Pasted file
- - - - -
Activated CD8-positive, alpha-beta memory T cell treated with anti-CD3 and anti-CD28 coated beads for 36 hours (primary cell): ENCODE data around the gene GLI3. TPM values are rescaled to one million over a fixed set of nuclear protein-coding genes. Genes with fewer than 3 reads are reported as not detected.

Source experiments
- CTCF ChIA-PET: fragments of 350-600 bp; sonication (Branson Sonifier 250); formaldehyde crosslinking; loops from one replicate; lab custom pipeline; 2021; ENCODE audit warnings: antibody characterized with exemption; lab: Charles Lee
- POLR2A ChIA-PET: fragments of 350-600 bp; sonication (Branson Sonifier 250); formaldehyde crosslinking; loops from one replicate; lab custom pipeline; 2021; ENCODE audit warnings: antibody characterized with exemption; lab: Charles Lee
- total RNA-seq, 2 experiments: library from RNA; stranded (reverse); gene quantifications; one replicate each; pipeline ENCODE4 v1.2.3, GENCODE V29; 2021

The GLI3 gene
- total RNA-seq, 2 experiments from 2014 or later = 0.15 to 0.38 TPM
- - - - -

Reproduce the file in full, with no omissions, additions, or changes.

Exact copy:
Activated CD8-positive, alpha-beta memory T cell treated with anti-CD3 and anti-CD28 coated beads for 36 hours (primary cell): ENCODE data around the gene GLI3. TPM values are rescaled to one million over a fixed set of nuclear protein-coding genes. Genes with fewer than 3 reads are reported as not detected.

Source experiments
- CTCF ChIA-PET: fragments of 350-600 bp; sonication (Branson Sonifier 250); formaldehyde crosslinking; loops from one replicate; lab custom pipeline; 2021; ENCODE audit warnings: antibody characterized with exemption; lab: Charles Lee
- POLR2A ChIA-PET: fragments of 350-600 bp; sonication (Branson Sonifier 250); formaldehyde crosslinking; loops from one replicate; lab custom pipeline; 2021; ENCODE audit warnings: antibody characterized with exemption; lab: Charles Lee
- total RNA-seq, 2 experiments: library from RNA; stranded (reverse); gene quantifications; one replicate each; pipeline ENCODE4 v1.2.3, GENCODE V29; 2021

The GLI3 gene
- total RNA-seq, 2 experiments from 2014 or later = 0.15 to 0.38 TPM